Alexander Palace Forum

Discussions about the Imperial Family and European Royalty => Rulers Prior to Nicholas II => Topic started by: Yseult on February 16, 2008, 12:36:43 PM

Title: Nicholas I mistresses
Post by: Yseult on February 16, 2008, 12:36:43 PM
Reading Wikipedia, I found that tsar Nicholas I had illegitimate issue:

With Anna-Maria Charlota de Rutenskiold (1791-1856)
•Youzia Koberwein (12 May 1825 - 23 February 1923)
With Barbara Yakovleva (1803-1831)
•Olga Carlovna Albrecht (10 July 1828 - 20 January 1898)
With Barbara Nelidova (d. 1897)
•Alexis Pashkine (17 April 1831 - 20 June 1863)

I always thought he was a tender and protective husband to her wife, Alexandra, née Charlotte of Prussia; and I know Alexandra was really in love with her Nicky. I wonder how she felt about the mistress and illegitimate children they borne to Nicholas...Anyone knows?
Portraits of the most famous of the mistress above listed -Barbara Nelidova- would be appreciated...
Title: Re: Nicholas I mistresses
Post by: Svetabel on February 17, 2008, 03:18:19 AM
First of all Nicholas I was really a tender and protective husband who adored his delicate wife Alexandra Fedorovna. They loved each other and that was obvious. All his affairs were very discreet, he never  advertised the mistresses and the relationships of that sort. Alexandra Fedorovna didn't take seriously to heart Nicholas' infidelities as she felt certain of his love to her. Though she probably didn't know about the illegetimite children.
Title: Re: Nicholas I mistresses
Post by: Mari on February 18, 2008, 02:47:16 AM

Interesting note in the Edward Crankshaw Book that states Alexandra wanted to bring Barbara Nelidova to see Nicholas I to say farewell  before He died!

http://books.google.com/books?id=oJ_cdVgkmzEC&pg=PA147&lpg=PA147&dq=Barbara+Nelidova+mistress+of+Nicholas+I&source=web&ots=lIDDPA2oda&sig=rOxtXZNlpDzomn_DxX12HH7wH68
Title: Re: Nicholas I mistresses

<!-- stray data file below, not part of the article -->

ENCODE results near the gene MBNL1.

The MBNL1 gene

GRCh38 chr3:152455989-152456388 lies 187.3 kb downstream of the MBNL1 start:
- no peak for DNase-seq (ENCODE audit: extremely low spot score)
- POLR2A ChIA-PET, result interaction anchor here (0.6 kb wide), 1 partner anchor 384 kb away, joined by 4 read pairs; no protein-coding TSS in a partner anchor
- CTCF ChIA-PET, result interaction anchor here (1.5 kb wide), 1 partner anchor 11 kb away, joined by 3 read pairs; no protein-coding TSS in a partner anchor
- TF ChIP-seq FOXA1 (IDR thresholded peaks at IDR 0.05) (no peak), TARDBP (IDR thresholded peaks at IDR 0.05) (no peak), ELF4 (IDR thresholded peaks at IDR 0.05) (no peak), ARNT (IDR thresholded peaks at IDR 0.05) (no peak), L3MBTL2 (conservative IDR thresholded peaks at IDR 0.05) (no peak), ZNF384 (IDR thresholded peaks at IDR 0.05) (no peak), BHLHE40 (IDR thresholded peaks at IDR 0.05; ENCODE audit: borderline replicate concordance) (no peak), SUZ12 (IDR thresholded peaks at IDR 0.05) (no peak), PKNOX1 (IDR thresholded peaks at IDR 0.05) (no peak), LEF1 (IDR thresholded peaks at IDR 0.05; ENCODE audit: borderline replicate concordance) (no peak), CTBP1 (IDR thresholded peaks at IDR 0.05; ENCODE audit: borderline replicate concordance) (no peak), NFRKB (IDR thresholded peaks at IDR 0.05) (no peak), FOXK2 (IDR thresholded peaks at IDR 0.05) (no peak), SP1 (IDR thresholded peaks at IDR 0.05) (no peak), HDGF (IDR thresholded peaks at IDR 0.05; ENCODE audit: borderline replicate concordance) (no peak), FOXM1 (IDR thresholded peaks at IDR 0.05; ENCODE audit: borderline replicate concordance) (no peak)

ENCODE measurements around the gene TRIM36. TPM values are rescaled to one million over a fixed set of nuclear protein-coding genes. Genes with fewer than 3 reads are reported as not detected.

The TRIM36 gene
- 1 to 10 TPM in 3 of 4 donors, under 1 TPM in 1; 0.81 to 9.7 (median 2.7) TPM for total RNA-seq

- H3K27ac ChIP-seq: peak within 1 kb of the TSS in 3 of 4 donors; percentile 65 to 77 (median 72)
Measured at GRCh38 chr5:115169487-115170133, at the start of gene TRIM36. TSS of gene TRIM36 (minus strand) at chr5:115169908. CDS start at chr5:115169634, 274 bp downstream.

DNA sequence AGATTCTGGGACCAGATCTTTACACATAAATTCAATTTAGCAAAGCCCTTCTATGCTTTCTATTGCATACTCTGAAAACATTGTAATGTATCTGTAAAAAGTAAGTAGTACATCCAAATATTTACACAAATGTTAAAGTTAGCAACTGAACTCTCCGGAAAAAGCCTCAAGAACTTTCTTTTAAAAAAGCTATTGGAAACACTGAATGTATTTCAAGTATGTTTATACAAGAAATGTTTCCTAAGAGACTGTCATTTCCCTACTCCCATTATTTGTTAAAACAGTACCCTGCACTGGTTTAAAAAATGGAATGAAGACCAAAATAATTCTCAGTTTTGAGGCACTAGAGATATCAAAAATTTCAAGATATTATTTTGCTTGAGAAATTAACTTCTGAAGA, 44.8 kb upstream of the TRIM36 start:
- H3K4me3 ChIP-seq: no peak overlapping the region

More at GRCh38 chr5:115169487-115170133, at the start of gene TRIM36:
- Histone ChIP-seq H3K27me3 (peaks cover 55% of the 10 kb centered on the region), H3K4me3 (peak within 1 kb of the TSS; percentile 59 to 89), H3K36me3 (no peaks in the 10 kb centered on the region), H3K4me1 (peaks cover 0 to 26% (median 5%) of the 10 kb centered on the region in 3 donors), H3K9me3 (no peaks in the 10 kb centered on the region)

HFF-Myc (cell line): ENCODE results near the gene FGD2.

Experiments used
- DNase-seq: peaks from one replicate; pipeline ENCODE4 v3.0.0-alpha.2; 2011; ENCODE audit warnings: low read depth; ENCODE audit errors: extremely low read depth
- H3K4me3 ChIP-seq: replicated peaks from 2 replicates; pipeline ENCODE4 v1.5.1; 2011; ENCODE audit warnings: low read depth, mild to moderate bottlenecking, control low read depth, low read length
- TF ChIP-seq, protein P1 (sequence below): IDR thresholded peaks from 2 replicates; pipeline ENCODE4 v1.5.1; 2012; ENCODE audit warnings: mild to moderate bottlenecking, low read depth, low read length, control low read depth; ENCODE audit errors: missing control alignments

Post by: Svetabel on February 18, 2008, 03:48:47 AM

Interesting note in the Edward Crankshaw Book that states Alexandra wanted to bring Barbara Nelidova to see Nicholas I to say farewell  before He died!

http://books.google.com/books?id=oJ_cdVgkmzEC&pg=PA147&lpg=PA147&dq=Barbara+Nelidova+mistress+of+Nicholas+I&source=web&ots=lIDDPA2oda&sig=rOxtXZNlpDzomn_DxX12HH7wH68

This state travels from one book to another and seems it's not exactly known true or not. Though if have in mind  a sweet and kind nature of Nicholas' spouse the fact could have been real. Varvara Nelidova was a highly-respected person at the court, and no one dared to say a bad word about her.
Title: Re: Nicholas I mistresses
Post by: CountessKate on February 21, 2008, 10:40:58 AM
I've been suspicious of these gracious deathbed wives since I learned that Mrs Keppel was not invited to the death bed of Edward VII by a forgiving Queen Alexandra, but pushed herself in uninvited, threw a hysterical fit, viewed an unconscious king, and generally made herself thoroughly unwelcome, according to Lord Esher.  Everyone then closed ranks to spread a sanitised version of events which still has currency.
Title: Re: Nicholas I mistresses
Post by: rusmila on December 13, 2008, 08:25:36 AM
Was Alexander II conktat with Barbar Nelidova after Nikolas dead?
Title: Re: Nicholas I mistresses
Post by: imperial angel on April 27, 2009, 02:42:40 AM
I have a question. I read Romanov Autumn last winter and in it Charlotte Zeepvat says Nicholas I had no mistresses, which I was surprised by. Perhaps she meant that Nicholas I had a good marriage with Alexandra and had no serious mistress? I was surprised she didn't mention Nelidova.
Title: Re: Nicholas I mistresses
Post by: violetta on April 28, 2009, 06:09:08 AM
According to the memories of Anna Tyutcheva, the daughter of the poet Feodor Tyutchev and a lady -in-waiting of the Tzesarevna Mariya Alexandrovna, the wife of future Alexander 2, Varvara Nelidova was not present during the last hous and minutes of Nikolay 1. His wife asked him indirectl whether he wanted to see Varen`ka but he didn`t. or ay be he did, but due to the feeling of decency regarding is wife and the rest f the family he refused. Tyutcheva says that Nelidova did not openly demonstrate her privileged position so she gained respect at the court. she was so discreet. to tell the truth, i can`t imagine myself asking y husnband at his deathbed whether he feels like saying good-bye to his istress.  ::) no matter how discreet they are it`s infidelity. nikolay`s wife ust have been a real angel! tyutcheva also says that nelidova suffered enourmously but she doen`t mention any issues.